The victory means that Berdych has now completed a set of semifinal appearances at all four Grand Slams.

“It is always an extremely tough and physical match with David and after losing the third set I was not playing my best and it was the only set where I was a bit up and down,” Berdych said.

“After that I tried to refocus on my game and save for one very tough game on my serve in the fourth. I then made a break and that proved decisive.”

Berdych began confidently winning the first two sets but in the process had his powerful serve broken after 60 consecutive holds in the tournament.

Ferrer, bidding for his third Australian Open semifinal, hit back by winning the third set and looked to be getting on top of the tiring Czech as the match entered a fourth set.

Wawrinka needed four hours to fnish off Djokovic.

It ended a 14-match losing run against Djokovic for Wawrinka, who had gone down in two previous five-setters in majors to the Serb, at last year’s Australian Open and U.S. Open.

The stunning defeat halted Djokovic’s 28-match unbeaten run since the U.S. Open final and his 25-match winning streak at the Australian Open stretching back to 2011.

Djokovic also became the first defending champion to lose before the semifinals at the Australian Open since Rafael Nadal retired injured against Andy Murray in the quarterfinals in 2009.

“Last year (at the Australian Open) I didn’t finish it and it was really tough. But this year I came back, it’s a new year and I was feeling really good,” Wawrinka said.

“I tried everything, he’s an amazing champion. . . . I’m really, really, really, really happy.”

It is Wawrinka’s second Grand Slam semifinal after losing to Djokovic at last year’s U.S. Open.

Djokovic jumped away with a service break in the sixth game and broke Wawrinka again to take the opening set with an angled crosscourt winner off a net cord.

But the Swiss cranked it up in the second, breaking Djokovic with a tremendous backhand winner on his way to leveling the match.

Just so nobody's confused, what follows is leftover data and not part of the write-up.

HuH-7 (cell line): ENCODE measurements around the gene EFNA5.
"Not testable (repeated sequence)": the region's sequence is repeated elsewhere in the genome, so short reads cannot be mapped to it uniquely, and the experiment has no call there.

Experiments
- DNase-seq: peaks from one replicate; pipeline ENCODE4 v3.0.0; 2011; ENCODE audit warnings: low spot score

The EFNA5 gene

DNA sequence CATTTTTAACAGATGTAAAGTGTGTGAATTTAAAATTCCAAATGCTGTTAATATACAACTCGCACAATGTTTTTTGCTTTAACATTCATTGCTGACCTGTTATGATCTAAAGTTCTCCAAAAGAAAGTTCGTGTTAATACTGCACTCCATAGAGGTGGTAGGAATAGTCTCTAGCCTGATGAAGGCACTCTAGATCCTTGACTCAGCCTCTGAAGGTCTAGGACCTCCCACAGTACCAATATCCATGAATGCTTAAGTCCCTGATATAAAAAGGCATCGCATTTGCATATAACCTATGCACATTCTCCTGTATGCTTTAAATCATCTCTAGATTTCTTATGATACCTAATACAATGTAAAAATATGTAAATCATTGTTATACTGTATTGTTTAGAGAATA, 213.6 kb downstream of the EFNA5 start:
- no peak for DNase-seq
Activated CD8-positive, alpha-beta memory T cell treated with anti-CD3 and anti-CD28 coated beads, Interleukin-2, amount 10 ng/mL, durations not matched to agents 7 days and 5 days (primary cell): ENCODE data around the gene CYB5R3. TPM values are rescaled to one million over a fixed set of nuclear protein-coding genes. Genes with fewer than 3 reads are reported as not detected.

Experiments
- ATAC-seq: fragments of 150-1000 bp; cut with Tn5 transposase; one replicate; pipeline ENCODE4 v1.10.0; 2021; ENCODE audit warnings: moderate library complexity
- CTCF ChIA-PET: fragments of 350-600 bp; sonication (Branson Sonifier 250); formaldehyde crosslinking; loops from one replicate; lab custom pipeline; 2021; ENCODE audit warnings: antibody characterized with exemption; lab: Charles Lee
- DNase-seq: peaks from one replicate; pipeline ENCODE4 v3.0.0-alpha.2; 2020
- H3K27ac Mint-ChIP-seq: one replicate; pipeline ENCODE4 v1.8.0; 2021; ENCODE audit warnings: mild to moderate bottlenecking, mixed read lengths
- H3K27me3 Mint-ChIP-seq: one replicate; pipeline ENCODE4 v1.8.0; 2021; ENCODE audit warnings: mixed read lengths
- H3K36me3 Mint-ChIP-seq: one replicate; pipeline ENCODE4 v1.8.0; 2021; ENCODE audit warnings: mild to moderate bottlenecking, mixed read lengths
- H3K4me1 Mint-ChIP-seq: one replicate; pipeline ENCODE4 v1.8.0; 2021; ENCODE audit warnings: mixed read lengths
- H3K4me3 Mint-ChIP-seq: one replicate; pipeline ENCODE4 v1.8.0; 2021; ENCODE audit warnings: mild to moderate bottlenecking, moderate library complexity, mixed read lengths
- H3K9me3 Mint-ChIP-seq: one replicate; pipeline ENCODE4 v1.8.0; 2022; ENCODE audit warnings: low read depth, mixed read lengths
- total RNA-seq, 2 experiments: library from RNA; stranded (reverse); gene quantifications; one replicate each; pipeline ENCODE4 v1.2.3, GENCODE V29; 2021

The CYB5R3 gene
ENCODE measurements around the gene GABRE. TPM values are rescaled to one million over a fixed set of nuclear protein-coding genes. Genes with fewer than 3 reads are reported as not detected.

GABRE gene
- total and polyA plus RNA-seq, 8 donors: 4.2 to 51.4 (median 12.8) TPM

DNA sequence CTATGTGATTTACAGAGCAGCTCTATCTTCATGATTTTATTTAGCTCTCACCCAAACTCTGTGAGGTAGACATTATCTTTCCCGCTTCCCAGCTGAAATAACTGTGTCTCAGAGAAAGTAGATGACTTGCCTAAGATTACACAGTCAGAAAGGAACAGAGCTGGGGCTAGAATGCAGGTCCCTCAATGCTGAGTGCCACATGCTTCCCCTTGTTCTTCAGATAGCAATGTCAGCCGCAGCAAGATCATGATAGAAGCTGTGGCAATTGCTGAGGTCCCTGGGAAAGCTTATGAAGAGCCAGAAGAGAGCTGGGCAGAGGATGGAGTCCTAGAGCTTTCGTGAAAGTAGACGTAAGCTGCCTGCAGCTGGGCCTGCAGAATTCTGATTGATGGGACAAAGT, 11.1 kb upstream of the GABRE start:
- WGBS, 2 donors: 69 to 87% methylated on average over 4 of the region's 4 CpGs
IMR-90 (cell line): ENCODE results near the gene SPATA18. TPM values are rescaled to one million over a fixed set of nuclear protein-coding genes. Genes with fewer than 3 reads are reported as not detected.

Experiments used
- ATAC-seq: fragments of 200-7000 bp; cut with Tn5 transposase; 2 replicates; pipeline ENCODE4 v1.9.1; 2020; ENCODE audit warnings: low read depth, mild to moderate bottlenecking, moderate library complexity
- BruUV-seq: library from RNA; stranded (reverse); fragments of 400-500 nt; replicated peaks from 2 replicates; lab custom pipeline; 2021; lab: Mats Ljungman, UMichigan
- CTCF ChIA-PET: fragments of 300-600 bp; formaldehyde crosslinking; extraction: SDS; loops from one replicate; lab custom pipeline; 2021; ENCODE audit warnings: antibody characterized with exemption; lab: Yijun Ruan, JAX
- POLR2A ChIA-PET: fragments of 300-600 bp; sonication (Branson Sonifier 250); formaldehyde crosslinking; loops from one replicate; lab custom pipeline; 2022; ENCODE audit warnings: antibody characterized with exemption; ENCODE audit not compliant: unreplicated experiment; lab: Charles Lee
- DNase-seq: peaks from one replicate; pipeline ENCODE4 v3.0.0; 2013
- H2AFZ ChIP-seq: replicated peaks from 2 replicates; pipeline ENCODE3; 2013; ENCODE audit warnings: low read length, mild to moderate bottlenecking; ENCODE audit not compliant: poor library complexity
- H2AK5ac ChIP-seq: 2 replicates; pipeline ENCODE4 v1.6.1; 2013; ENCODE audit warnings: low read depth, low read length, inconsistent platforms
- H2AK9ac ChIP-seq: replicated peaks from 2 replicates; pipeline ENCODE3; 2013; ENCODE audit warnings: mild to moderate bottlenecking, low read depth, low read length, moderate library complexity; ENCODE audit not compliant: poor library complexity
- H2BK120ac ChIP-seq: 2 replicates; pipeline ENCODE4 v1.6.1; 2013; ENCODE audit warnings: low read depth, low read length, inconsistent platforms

It was in the third set where a rampant Wawrinka took charge with a double service break to have a rattled Djokovic screaming at his coach’s box in frustration.

Djokovic finally got his first break point in two-and-a-half sets in the eighth game of the fourth set and broke when Wawrinka’s forehand went wide, prompting the Serb to give a prolonged howl of delight.

The Serb had to survive two break points as he served for the set and he rose to the challenge with a couple of aces to take the match into a fifth set for the third time between the two players at Grand Slams.

Djokovic stepped it up and after the Swiss missed an easy volley at the net to bring up break point, the Serb worked Wawrinka wide to get the break in the third game of the final set.

But Wawrinka quickly broke back as the gripping match took another twist.

Games went with service — with Djokovic, serving from behind, always under pressure — until the 16th game when two back-to-back errors from the Serb handed Wawrinka a stunning victory.

“I was feeling great on the court and was focused on that. I was trying to stay aggressive. I always fight, I always try and tonight I won so I’m really happy,” Wawrinka said.

Nishikori to face Canada

KYODO

Kei Nishikori will take part in this month’s Davis Cup World Group first-round tie with Canada, the Japan Tennis Association said Tuesday.

Nishikori, who is currently ranked 17th in the world, was among four players named for the fixture that will be played at Ariake Tennis Forest Park from Jan. 31 to Feb. 2. He will be joined by Go Soeda, Yuichi Sugita and Yasutaka Uchiyama.